With the modern bowler being quicker and not afraid to take your head off with a mean bouncer, head protection is a lot more serious these days. With a bunch of jargon being tossed around for fun, it can confuse you quite a bit when it comes to buying your protection.
Here are our top trade secrets to help you choose the right lid to protect your melon:
When it comes to helmet buying, the motto we live by is – “ONLY BUY FROM SPECIALIST HELMET MAKERS” Which brands you ask? Here’s our list of the best-in-class personal protection-
We prefer brands that specialise in helmets. When you shop brands like Kookaburra, Gray Nicolls and GM, they don’t produce their own helmets, they commission helmet makers to manufacture their helmets on their behalf. They don’t quite come with the finesse, attention to detail and levels of protection when compared with the specialists. We recommend you go for a specialist helmet maker. Wearing a helmet isn’t something that you love wearing. So, go for a specialist helmet maker to make sure that this mild inconvenience is as mild as it can be. Needless to say, they will offer you significantly better protection too.
A good helmet is one that gives you protection not only on the skull, but also your money-maker - the face.
Helmets pre-2013 used to have adjustable grilles. While they offer marginally better vision, they also provide significantly less protection around your face.
Look for helmets with that are clearly labelled “BS7928:2013 compliant”. These helmets that have been tested against and comply with the new specifications. The way a helmet gets the standard approval is based on months of projectile testing at multiple angles and high speeds. Projectile testing makes sure no part of the helmet lets in the following ball sizes:
- a full standard ball size of 5 ½ ounces (156 grams) and
- a junior standard ball/women’s standard size of 4 ¾ ounces (142 grams)
Cricket Australia has mandated the use of British Standards Institution (BSI) approved helmets from 2020/21 season. This means going for a BSI approved helmet is a must if you want to play cricket.
Opting for a BSI compliant helmet offers you the best amounts of protection. The grille is a little further away from your face, adding enough buffer before the ball and has a narrower, fixed position which will not allow a ball to enter from the vision gap. Yes, it does take a little getting used to, but a couple of net sessions in and this new style will be your best friend in the long run.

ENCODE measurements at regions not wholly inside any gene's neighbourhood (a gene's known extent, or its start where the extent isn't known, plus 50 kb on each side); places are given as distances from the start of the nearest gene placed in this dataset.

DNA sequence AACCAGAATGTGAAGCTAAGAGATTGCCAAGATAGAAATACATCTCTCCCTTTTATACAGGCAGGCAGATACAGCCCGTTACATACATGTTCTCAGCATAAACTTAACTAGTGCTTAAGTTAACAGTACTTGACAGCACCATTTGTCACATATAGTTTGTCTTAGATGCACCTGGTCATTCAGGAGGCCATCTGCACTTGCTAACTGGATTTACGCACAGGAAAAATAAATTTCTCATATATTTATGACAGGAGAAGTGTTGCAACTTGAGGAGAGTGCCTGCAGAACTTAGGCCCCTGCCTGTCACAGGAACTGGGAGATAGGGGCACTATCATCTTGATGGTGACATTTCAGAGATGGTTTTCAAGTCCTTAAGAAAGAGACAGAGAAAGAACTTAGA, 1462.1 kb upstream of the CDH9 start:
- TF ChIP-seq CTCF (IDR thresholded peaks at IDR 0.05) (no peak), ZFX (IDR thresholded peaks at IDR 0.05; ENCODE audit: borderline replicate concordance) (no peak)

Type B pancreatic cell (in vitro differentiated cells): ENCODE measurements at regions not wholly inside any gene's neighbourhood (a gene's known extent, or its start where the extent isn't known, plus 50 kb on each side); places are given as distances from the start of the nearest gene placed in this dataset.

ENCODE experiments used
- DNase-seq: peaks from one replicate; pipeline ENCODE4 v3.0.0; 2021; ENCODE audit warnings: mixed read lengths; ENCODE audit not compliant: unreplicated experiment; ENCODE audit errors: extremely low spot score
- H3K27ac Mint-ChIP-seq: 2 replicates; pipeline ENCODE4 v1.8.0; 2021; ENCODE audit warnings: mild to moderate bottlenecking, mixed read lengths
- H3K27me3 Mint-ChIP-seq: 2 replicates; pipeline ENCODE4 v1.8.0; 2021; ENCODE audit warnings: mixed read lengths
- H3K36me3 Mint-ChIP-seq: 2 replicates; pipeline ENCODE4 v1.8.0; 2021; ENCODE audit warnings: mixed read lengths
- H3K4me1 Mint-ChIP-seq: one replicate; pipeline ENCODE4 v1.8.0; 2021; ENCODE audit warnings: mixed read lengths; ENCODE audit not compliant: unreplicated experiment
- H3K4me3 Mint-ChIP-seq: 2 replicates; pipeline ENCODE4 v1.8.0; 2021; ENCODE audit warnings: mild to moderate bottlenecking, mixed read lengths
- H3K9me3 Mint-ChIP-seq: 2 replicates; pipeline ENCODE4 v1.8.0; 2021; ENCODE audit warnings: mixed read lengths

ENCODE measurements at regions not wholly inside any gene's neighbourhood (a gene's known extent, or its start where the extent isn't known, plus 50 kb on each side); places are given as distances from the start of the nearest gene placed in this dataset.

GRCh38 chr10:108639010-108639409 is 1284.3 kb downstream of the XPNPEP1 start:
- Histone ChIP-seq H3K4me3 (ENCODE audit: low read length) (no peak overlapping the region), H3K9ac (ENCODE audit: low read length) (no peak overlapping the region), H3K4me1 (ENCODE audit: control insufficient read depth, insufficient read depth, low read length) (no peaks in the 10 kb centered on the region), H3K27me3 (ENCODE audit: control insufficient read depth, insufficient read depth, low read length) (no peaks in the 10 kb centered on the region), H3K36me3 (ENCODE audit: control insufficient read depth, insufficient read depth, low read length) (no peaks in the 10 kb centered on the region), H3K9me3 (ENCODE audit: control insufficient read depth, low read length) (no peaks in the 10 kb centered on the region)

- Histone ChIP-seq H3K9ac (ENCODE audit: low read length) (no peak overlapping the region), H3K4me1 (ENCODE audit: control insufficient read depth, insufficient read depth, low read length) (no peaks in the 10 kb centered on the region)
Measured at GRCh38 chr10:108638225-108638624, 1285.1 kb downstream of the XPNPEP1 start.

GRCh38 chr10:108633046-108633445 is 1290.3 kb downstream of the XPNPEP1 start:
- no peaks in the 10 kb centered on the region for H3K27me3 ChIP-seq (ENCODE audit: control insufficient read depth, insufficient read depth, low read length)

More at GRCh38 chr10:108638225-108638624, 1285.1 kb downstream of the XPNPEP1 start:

Talking about shell protection, let’s factor in the technology in use by the 3 specialists out there:
- Masuri, the oldest name in quality helmet making have constantly changed up their shell designs to bring together comfort and protection. The latest renditions come bearing super-light single shells (a nod to their initial way of doing things) and a foam lining for shock absorption
- Shrey’s helmet technology is largely derivative as they were mass producers for Masuri a few years ago, before they decided to do things themselves. Shrey’s new block of innovation comes with the Koroyd range helmets, which is their leg-up on the already popular MasterClass series, boasting an advanced honeycomb style shell, which not only offers quality protection by deflecting the blow at an angle, but also allows a large amount of air to flow through, keeping you cooler. This technology is widely used in other sports helmets too, including motorcycling, snowboarding etc
- Ayrtek’s signature scoop shape, used by the likes of Kumar Sangakkara, Michael Carberry, Kevin Pietersen, Jonny Bairstow and Joe Root, has the finest amount of shell protection. It deflects the ball at an angle rather than absorbing impact, which has been measured to reduce the impact allowed through by over 80%
The internal padding is an essential part of the helmet that’s often missed during the buying process. Since this area provides make or break levels of comfort, make sure this isn’t something you skip over. Looking at the 3 major helmet makers, here is what each of them offer:
- Masuri helmets come with dense foam padding around the temple of the head. This not only to allow for better fit amongst various head shapes, but also offers a really soft feel. On the T Line and E Line range of helmets, you also receive spare bits of front/rear padding inside the box to get it perfectly fitted out. Their helmets additionally provide padding pretty much throughout the shell which ensures a comfortable batting/keeping experience
- Shrey helmets are lined with a cloth lining inside along with two 5mm foams along the top of the shell for cushioning. They get the job done but might not feel as plush on your head as other helmet makers.
- Ayrtek offers 2 types of liners for its helmets;
- The TEK range comes with standard fitted padding along with a bag full of extra padding to adjust the shell shape to your liking and give you a reasonably comfortable fit
- The AYR line of helmets come with a pump-up system, with an air-based liner inside the shell which can be filled with air using the pump at the rear to get the exact amount of tightness you need. This not only gives you a perfectly snug fit, but also a soft and light feel on the skull.